Reproductive outcome in IVF depends on an interplay of different factors including embryo quality [1, 2]. Many different classification and scoring systems, based on cleavage and morphological parameters, have been proposed to evaluate embryo quality [2–4]. However, none of these grading systems has been completely validated [5, 6]. Reliability is one of the most important conditions for the validation of a scoring system. Currently, the scoring of cleavage stage embryos involves the direct evaluation of the embryo by an embryologist assessing the morphological parameters to determine embryo quality .
Some variation in scoring of morphological parameters can be expected among different embryologists (inter-observer variability) and within the same embryologist (intra-observer variability) . However, only limited and controversial data [8, 9] are available with respect to intra- and inter-observer variability in the evaluation of morphological parameters assessing embryo quality. No data are available with respect to this variability by means of multilevel images. The use of these multilevel images allows embryologists to assess embryo quality in the same way as an exploration at the inverted microscope, but without a limitation in evaluation time.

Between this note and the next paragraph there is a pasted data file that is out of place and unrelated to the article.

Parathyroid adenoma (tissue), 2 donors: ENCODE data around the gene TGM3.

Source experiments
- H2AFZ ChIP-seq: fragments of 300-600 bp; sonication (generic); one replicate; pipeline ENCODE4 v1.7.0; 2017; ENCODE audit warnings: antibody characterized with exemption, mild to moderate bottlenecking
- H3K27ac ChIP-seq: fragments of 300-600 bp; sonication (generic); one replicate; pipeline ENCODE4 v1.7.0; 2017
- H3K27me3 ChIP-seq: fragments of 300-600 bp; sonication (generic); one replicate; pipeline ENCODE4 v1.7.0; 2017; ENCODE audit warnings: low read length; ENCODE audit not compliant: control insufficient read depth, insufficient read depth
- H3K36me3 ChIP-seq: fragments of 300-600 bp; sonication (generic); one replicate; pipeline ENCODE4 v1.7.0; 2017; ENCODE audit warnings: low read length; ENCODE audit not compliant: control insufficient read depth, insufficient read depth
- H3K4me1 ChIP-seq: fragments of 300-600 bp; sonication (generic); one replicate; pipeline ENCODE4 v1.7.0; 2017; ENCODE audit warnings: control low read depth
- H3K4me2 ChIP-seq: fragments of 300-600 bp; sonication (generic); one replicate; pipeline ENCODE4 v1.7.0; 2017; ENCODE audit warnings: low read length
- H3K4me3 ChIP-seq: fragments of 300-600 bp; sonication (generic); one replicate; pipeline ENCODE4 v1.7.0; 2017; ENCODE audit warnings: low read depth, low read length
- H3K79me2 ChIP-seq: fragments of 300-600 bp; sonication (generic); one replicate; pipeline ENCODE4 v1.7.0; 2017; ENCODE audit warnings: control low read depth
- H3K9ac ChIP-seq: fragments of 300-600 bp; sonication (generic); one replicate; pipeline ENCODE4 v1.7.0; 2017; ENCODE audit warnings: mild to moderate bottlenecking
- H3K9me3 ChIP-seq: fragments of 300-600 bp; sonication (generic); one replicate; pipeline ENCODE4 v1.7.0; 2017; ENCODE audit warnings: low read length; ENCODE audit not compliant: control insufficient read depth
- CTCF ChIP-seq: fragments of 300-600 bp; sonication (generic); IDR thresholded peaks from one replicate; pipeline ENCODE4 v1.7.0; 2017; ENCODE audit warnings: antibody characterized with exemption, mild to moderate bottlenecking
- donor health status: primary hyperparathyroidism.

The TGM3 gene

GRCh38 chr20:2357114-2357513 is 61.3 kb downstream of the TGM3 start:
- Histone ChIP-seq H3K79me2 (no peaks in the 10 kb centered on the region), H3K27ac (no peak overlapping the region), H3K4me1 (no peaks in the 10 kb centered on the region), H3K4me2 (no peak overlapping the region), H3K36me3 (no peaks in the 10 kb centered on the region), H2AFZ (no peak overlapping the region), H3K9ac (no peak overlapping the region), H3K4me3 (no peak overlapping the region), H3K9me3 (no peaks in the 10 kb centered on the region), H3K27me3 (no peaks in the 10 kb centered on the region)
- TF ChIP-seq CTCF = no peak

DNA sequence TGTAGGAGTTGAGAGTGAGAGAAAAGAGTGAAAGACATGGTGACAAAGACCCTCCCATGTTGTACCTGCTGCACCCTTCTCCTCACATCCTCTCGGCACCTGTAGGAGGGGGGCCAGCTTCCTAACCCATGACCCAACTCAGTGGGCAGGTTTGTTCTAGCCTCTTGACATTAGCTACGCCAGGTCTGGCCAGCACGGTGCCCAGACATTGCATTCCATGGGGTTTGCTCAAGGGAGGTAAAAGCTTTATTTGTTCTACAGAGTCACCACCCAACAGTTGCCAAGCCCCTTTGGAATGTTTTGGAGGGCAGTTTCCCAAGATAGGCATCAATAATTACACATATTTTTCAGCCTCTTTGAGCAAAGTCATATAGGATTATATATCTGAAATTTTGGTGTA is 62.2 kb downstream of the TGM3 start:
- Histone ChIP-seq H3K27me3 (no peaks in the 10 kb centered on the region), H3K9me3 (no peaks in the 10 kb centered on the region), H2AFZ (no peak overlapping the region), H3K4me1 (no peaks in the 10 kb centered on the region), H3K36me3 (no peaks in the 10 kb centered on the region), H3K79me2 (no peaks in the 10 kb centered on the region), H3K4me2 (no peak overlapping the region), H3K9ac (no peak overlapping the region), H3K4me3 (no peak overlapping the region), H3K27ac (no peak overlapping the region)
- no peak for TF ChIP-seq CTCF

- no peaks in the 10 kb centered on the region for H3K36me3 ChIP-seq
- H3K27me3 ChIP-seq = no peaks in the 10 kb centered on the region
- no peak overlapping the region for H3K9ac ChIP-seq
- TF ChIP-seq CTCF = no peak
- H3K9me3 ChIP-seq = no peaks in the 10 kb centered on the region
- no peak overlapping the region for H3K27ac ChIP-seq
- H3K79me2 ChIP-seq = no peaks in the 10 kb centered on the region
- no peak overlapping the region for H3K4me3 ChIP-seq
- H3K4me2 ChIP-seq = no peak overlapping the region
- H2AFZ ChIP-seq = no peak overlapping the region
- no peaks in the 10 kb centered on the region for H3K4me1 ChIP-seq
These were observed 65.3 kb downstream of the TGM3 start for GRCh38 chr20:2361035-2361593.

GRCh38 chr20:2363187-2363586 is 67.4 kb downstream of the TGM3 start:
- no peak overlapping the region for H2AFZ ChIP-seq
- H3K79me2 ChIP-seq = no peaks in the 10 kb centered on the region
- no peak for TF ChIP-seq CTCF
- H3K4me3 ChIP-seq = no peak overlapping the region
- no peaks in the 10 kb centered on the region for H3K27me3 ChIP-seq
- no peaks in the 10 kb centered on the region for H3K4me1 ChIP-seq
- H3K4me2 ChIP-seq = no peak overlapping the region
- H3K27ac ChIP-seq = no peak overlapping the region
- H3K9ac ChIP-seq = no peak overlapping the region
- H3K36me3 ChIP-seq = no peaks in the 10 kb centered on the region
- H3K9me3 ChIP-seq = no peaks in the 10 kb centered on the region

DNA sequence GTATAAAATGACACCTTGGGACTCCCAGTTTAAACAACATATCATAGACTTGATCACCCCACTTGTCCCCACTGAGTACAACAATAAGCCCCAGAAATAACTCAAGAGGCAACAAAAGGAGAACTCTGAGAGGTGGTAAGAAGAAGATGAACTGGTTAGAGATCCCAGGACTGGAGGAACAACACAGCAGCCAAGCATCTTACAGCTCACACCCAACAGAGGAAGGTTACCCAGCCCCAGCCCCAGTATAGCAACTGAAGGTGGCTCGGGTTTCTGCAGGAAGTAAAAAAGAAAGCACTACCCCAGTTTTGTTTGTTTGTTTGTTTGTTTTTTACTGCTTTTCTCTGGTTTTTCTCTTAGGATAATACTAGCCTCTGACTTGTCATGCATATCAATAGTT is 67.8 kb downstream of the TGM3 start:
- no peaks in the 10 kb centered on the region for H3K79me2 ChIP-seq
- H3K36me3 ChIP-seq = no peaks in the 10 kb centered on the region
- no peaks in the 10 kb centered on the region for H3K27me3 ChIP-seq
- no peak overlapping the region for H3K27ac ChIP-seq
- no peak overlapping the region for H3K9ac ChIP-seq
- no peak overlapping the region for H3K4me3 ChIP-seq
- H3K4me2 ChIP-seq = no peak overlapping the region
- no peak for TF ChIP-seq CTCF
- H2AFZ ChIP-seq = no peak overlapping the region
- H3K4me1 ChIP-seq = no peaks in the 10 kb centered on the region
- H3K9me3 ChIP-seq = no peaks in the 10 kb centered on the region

Therefore, the aim of this study was to determine the intra- and inter-observer agreement in the assessment of embryo quality on day 1, 2 and 3 by means of multilevel images.